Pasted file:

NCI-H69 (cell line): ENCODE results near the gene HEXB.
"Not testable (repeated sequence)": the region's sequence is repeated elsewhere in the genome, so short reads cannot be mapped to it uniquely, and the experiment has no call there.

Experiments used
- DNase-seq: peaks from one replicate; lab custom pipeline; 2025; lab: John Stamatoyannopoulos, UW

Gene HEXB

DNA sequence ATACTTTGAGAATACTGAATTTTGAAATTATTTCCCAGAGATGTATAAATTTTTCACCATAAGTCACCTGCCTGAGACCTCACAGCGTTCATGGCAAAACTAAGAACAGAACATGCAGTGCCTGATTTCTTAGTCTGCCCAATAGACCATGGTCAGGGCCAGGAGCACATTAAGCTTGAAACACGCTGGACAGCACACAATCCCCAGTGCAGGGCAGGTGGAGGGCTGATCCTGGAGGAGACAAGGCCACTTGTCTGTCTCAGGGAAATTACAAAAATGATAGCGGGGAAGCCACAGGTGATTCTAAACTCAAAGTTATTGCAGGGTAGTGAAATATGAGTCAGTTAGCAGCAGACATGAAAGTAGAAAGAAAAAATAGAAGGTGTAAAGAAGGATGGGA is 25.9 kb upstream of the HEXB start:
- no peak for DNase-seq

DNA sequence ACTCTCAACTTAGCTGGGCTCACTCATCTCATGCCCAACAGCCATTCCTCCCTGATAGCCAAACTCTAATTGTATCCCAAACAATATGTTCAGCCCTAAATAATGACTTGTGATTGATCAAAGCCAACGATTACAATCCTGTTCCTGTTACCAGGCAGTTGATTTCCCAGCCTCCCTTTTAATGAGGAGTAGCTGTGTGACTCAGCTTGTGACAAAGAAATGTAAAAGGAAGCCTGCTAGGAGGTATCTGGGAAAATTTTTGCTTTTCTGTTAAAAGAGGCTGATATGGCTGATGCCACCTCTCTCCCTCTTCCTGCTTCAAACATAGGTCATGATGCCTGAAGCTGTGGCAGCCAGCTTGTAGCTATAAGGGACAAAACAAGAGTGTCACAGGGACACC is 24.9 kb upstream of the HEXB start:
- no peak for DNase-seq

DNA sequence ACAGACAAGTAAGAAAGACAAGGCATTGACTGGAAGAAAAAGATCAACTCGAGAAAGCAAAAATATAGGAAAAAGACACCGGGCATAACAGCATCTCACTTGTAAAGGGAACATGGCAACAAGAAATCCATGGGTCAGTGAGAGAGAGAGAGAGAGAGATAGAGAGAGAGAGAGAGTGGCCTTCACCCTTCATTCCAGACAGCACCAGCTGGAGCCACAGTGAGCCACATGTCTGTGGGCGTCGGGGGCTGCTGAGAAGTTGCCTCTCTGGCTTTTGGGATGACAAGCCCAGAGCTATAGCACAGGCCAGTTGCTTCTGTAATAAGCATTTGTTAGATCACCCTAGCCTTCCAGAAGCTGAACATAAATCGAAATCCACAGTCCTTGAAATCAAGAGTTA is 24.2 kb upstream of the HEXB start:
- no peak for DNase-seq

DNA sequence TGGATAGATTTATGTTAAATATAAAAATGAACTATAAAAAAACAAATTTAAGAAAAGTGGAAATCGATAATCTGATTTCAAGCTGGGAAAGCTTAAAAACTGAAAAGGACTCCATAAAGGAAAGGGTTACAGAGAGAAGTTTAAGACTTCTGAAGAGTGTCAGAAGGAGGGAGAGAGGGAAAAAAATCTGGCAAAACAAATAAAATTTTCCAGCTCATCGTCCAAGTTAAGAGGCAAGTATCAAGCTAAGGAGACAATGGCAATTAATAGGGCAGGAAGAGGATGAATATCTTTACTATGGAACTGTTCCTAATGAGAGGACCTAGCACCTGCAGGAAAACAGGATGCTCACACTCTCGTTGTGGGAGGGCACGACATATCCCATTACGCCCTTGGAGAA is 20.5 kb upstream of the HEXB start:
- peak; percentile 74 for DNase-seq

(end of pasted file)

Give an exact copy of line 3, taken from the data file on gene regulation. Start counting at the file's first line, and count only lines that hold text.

Experiments used